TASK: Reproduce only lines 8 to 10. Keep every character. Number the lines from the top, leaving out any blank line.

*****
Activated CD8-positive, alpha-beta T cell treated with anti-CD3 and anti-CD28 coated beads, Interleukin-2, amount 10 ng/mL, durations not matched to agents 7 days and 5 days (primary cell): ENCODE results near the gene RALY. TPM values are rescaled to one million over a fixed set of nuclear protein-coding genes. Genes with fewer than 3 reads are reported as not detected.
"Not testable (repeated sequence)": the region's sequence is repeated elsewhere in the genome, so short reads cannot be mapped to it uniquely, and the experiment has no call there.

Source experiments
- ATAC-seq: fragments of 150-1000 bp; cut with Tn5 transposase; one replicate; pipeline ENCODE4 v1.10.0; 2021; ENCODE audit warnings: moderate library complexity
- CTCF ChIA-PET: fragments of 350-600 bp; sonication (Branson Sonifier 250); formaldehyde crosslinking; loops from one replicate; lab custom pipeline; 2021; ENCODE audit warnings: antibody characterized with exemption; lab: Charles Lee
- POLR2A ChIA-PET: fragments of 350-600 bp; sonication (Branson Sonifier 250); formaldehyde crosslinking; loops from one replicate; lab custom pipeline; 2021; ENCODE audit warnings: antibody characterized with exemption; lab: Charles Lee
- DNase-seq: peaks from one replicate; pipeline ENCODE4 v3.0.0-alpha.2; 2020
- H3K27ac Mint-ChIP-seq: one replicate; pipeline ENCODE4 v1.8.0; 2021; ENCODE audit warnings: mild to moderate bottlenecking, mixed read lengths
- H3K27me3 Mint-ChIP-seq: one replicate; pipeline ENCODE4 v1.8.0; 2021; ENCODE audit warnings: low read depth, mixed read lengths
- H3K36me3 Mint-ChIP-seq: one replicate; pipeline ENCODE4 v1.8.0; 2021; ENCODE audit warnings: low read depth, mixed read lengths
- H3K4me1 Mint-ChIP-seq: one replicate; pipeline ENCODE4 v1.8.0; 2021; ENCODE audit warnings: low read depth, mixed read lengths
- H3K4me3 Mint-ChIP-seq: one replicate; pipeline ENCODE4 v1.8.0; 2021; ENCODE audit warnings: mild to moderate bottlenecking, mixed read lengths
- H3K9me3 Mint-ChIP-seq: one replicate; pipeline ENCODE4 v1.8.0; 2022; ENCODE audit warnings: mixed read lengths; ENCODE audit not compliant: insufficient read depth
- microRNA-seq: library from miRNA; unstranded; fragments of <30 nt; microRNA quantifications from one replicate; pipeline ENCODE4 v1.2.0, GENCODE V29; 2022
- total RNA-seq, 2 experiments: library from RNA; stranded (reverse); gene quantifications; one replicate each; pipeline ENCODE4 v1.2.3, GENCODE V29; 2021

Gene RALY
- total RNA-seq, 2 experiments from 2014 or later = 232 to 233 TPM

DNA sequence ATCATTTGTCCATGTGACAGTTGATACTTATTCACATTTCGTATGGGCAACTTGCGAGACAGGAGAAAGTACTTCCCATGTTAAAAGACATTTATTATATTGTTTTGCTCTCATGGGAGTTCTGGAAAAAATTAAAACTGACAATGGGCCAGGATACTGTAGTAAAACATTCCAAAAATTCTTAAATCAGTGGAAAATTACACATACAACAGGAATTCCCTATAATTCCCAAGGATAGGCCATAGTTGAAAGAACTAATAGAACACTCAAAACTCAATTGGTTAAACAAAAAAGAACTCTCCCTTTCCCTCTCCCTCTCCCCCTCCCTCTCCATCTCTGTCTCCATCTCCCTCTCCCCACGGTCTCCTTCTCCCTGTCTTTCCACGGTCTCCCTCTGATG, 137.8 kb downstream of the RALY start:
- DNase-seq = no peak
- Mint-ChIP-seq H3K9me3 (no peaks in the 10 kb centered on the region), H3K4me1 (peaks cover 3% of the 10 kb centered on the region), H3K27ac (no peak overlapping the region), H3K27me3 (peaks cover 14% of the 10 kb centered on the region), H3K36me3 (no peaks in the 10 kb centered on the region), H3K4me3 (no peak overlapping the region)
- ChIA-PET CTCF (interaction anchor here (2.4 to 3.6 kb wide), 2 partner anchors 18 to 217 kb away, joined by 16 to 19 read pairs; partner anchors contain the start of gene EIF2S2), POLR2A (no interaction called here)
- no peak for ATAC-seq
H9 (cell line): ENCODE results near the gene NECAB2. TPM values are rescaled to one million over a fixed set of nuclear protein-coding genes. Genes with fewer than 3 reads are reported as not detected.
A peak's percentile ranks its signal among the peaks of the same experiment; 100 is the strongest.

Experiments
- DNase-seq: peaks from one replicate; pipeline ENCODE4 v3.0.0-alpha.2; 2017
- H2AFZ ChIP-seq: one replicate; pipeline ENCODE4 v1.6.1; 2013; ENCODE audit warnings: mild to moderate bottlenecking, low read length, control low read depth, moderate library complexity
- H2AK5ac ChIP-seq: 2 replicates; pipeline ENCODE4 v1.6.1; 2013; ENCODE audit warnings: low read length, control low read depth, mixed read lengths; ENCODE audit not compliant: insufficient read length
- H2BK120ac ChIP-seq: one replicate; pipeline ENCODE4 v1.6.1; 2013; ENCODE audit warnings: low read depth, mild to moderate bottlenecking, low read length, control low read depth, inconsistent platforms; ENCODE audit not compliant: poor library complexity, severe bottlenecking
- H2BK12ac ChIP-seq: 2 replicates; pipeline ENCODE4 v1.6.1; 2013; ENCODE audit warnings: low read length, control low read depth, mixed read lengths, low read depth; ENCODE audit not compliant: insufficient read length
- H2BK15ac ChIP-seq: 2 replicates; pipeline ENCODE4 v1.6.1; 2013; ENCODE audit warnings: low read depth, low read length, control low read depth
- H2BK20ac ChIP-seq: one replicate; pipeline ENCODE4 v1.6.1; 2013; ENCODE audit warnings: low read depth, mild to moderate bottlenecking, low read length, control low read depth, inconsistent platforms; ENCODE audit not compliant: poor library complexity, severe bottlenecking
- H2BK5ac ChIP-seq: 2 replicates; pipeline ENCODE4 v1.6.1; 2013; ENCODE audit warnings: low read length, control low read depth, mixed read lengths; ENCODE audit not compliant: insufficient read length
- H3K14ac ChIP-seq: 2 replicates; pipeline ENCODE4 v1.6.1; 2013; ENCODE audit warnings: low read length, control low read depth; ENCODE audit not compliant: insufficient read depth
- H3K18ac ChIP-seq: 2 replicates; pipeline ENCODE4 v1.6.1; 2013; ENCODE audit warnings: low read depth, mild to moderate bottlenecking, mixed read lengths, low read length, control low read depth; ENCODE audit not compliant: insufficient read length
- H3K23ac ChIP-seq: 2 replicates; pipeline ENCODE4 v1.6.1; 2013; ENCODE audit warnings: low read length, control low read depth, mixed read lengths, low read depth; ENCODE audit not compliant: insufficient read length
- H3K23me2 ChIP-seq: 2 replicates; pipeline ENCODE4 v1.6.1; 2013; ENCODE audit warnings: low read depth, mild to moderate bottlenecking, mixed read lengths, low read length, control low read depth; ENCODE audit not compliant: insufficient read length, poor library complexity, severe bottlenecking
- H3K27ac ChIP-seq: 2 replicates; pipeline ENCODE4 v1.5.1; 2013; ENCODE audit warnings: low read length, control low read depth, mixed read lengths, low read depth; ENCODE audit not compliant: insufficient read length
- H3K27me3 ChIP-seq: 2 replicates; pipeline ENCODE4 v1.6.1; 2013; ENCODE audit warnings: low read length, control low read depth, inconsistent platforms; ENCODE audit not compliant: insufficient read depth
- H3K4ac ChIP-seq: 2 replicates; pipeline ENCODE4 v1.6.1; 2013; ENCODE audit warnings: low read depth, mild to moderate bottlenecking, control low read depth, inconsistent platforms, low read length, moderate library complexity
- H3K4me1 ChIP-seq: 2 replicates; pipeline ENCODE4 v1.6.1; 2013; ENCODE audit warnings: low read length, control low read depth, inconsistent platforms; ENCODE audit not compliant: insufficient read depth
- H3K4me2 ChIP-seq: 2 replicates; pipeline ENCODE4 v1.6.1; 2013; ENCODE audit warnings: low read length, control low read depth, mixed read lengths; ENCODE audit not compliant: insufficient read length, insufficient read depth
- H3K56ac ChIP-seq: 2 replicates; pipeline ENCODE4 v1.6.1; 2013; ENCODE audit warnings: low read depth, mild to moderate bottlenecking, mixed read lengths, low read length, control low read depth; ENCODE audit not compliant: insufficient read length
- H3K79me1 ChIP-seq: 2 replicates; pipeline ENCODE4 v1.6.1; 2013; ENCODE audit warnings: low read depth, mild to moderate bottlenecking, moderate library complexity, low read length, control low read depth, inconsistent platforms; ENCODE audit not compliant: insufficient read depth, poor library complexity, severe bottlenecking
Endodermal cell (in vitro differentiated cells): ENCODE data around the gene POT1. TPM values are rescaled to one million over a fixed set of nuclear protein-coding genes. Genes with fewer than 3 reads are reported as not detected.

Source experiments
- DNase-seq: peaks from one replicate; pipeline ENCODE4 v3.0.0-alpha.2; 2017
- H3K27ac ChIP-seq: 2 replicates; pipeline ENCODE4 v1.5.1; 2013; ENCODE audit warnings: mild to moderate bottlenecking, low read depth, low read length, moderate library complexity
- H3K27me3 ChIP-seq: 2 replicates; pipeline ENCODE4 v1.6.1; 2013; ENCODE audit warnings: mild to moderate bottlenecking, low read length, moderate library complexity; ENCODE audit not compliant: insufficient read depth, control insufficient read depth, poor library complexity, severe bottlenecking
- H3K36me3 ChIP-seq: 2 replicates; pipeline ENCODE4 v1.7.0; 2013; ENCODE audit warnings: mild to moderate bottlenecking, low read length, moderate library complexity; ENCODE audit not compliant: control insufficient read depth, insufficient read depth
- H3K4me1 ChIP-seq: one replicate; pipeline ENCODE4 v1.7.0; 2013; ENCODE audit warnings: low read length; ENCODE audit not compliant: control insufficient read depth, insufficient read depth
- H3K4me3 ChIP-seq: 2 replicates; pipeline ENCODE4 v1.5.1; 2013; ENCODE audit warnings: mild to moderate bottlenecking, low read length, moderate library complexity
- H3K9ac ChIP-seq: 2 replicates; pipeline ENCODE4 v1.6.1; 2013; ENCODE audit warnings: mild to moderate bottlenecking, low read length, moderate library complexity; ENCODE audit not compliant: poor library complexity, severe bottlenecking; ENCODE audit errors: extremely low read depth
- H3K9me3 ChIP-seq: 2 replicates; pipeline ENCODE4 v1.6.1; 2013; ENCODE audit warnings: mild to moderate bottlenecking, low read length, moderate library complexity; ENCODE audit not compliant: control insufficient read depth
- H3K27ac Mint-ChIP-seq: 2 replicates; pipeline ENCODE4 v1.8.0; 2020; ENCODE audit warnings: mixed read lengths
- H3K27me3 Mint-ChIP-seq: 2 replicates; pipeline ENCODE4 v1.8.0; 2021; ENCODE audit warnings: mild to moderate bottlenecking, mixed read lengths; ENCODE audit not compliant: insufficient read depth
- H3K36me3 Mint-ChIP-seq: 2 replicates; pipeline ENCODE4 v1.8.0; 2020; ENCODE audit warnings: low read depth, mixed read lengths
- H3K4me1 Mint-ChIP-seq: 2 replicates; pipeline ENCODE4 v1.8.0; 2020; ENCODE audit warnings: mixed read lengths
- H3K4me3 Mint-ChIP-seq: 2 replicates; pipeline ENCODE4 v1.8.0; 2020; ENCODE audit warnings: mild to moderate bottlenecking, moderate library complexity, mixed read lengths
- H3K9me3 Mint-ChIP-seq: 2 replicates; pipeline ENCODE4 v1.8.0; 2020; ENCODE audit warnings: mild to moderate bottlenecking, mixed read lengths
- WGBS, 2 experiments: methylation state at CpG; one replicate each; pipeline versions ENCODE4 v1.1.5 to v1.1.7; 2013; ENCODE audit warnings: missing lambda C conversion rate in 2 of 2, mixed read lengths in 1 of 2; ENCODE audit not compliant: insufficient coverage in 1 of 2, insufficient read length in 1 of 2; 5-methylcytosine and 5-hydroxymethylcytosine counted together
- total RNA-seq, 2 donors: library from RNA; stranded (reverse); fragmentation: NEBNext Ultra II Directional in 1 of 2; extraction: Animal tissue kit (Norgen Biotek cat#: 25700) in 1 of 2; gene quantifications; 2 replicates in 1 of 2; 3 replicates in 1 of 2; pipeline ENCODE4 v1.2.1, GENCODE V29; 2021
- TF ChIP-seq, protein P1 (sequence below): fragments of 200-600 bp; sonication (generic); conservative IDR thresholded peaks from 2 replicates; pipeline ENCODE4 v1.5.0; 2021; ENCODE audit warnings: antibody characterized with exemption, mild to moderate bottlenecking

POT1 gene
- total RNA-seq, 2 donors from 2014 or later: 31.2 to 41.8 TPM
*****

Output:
- H3K27ac Mint-ChIP-seq: one replicate; pipeline ENCODE4 v1.8.0; 2021; ENCODE audit warnings: mild to moderate bottlenecking, mixed read lengths
- H3K27me3 Mint-ChIP-seq: one replicate; pipeline ENCODE4 v1.8.0; 2021; ENCODE audit warnings: low read depth, mixed read lengths
- H3K36me3 Mint-ChIP-seq: one replicate; pipeline ENCODE4 v1.8.0; 2021; ENCODE audit warnings: low read depth, mixed read lengths